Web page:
Wrestling returns to Wahconah Park with Jerry Lawler, Rey Mysterio

PITTSFIELD — Kings are heading our way.

Jerry "The King" Lawler and Rey Mysterio (Rey means "king" in Spanish), are tops at what they do, and have done it for many years. These true kings of wrestling will help headline Northeast Wrestling's "Wrestling Under the Stars," set to return to Wahconah Park on Friday.

Beginning at 4:30 p.m., meet and greet with the show's stars, which also includes Cody Rhodes, Booker T and Ricky "The Dragon" Steamboat. The wrestling will begin at 7:30 p.m. in the ring set in the middle of the infield.

This is the second year the show is being put on at the park. Last year, a crowd of 1,500 was in attendance, so bringing it back was a no-brainer, according to Kristen Huss, general manager of the Pittsfield Suns.

"It's a great event," Huss said. "Wahconah Park is a great venue to watch it in. We're very excited to host it again. Fans will be entertained." She also said that she hopes this will become a yearly event.

The show is presented by Northeast Wrestling, whose promoter, Michael Lombardi, started the promotion over 20 years ago.

"It's good for the area. There's nothing else like it," said Lombardi. "At last year's event, there were different generations. Kids, five, six, seven years old, through grandparents were there. Everyone had a great time. It's a nice, family-friendly event for the Berkshires."

One of the featured wrestlers, Rey Mysterio ("King Mystery"), is an acclaimed high flyer who made his wrestling debut in Mexico in 1989 at the age of 14. A master in the lucha form of wrestling, his moves are gymnastic and effective. He is especially known for the "619," where he thrusts his torso through the ring's ropes directly at his opponent in order to throw them off.

Mysterio is one of the major players on El Rey Network's "Lucha Underground," where the soap opera-like stories and their colorful characters intertwine through a world of underground wrestling in Boyle Heights, Calif. The show has become somewhat of a cult hit with wrestling fans.

Another king, Jerry "The King" Lawler, has been a wrestler since 1970, and has won 168 championships, more than any other professional wrestler.

"My first match was in December, 1970," Lawler explained in an interview with The Eagle. "I was 21 and got knocked out. I went a year without wrestling."

After that, he went back into the ring and ultimately earned his moniker by defeating an opponent who already had the nickname, "The King."

"You're looking at the kid that's gonna knock you off your throne," Lawler told his opponent, and when he did, the opponent said, "You're the king!"

The moniker is fitting since Lawler is from Memphis, Tenn., the "City of Kings," and recently honored Elvis Presley, the "King of Rock `n' Roll,' on the 40th anniversary of his death.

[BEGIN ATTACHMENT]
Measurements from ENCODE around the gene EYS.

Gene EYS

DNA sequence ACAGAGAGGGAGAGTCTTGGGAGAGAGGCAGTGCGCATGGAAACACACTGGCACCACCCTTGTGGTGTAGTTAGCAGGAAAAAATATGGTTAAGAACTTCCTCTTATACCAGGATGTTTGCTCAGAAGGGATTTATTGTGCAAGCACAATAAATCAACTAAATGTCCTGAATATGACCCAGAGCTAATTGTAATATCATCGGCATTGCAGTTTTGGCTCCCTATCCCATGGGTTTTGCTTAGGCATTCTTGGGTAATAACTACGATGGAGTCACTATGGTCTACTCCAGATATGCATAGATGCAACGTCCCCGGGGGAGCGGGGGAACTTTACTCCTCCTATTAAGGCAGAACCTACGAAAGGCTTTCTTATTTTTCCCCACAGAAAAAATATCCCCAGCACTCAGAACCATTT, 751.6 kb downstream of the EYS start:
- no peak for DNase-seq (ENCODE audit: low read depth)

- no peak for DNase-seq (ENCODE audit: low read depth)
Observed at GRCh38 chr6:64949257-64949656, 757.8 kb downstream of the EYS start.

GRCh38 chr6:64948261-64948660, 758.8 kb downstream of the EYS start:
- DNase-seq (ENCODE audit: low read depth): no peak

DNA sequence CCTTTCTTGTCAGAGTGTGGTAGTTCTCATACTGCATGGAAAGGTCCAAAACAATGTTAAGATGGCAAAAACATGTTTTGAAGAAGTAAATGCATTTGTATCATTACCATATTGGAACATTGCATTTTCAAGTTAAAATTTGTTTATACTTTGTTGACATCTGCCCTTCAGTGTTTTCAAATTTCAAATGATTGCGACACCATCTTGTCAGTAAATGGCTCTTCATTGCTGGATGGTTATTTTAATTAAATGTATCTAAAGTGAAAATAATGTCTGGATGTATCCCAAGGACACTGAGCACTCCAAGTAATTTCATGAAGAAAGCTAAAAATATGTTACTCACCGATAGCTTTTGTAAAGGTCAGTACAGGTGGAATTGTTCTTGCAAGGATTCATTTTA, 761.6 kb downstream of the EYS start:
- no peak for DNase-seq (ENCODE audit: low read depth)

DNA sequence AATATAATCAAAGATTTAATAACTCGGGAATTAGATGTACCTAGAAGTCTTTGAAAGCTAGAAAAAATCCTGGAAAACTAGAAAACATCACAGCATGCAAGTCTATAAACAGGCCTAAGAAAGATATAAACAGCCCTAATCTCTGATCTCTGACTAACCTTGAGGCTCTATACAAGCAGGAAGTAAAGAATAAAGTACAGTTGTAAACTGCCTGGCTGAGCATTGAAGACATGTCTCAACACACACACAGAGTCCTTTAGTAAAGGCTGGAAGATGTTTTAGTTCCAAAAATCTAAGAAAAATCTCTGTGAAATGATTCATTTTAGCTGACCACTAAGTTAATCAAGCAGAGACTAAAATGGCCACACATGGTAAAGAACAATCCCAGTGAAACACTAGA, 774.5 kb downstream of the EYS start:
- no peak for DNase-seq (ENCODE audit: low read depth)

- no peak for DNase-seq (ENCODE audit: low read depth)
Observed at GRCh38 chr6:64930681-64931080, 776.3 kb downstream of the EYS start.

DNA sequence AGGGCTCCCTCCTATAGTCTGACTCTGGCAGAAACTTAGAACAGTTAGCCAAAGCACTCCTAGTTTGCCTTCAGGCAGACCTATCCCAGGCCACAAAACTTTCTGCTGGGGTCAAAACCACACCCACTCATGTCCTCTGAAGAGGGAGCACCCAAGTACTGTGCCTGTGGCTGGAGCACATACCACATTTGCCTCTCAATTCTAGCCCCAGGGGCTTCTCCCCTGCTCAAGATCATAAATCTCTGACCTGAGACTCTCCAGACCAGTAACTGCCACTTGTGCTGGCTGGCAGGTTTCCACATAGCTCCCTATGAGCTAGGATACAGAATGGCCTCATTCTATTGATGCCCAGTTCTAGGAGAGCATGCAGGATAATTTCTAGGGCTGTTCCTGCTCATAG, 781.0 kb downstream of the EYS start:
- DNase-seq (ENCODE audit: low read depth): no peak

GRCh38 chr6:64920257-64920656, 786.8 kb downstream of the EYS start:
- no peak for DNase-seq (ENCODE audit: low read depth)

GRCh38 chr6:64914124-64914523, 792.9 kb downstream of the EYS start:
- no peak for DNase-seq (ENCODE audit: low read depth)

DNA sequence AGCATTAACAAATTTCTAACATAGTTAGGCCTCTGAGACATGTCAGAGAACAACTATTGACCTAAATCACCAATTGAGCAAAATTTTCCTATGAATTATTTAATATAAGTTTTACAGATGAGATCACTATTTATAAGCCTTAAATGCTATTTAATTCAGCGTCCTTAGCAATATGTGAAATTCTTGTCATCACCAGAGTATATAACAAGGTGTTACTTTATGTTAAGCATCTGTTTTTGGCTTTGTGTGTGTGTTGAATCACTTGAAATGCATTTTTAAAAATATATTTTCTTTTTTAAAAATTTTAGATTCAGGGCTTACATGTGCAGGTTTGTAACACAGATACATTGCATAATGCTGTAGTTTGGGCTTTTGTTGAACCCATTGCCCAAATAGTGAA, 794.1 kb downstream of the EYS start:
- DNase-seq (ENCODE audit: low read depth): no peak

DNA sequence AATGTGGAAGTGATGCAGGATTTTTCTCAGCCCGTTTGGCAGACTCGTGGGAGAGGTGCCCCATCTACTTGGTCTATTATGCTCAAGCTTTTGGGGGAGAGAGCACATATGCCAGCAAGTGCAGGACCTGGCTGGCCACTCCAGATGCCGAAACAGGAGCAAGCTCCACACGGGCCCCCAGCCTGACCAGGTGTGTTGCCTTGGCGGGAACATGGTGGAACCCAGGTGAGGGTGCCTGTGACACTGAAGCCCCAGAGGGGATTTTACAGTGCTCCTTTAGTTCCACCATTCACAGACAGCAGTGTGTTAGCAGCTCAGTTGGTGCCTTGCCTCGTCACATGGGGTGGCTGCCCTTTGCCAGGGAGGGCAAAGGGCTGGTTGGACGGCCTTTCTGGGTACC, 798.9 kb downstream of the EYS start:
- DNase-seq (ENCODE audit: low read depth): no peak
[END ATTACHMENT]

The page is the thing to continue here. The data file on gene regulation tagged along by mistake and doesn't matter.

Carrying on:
Lawler is also a fan of the works of Norman Rockwell and enjoys visiting the area.

"One of my favorite places to visit is Stockbridge," he said.

Another great moment in the history of Lawler's career, is when he took on the late comedian, Andy Kaufman in 1982. Kaufman, a would-be wrestler who was looking to be a bad guy and fought mostly women, wanted to find a place in which to wrestle. He found the place as well as his match in Lawler.

"`You need to step up and wrestle a man'," Lawler said he told Kaufman. During their match, Lawler did one of his famous moves, the pile driver, a move that sends an opponent head-first into the ground. This move sent Kaufman to the hospital and into a neck brace, and the match was named one of the top 100 moments in TV history.

In 2007, Lawler was inducted into the World Wrestling Entertainment Hall of Fame by "Star Trek" star William Shatner.

Lawler still loves getting into the ring and will continue to do so until it no longer is fun.

"I'm long past enjoying the travel," he said. "Traveling eats away at you. It gets old quick. But I will continue to wrestle for as long as I can, since I still love actually getting in the ring."

This love will be seen firsthand Friday when Lawler shows his stuff as he takes on Cody Rhodes, a young wrestler from a huge wrestling family. His father, the late Dusty Rhodes, and brother, Goldust, both fought Lawler. Now it's Cody's turn.

"Cody will have extra incentive, thinking he will make his dad proud," said Lawler.

In this title match, Rhodes will also be defending the championship that he holds, the Ring of Honor. "That makes this match even more interesting," Lawler said.

No matter who wins the matches, the fans will win the night because, according to the promoter, Michael Lombardi, "there's nothing like watching wrestling under the lights!"

Tickets prices start at $20 and can be purchased at www.northeastwrestling.com, the Wahconah Park box office or by calling 845-564-0931. They will also be available the day of the show.


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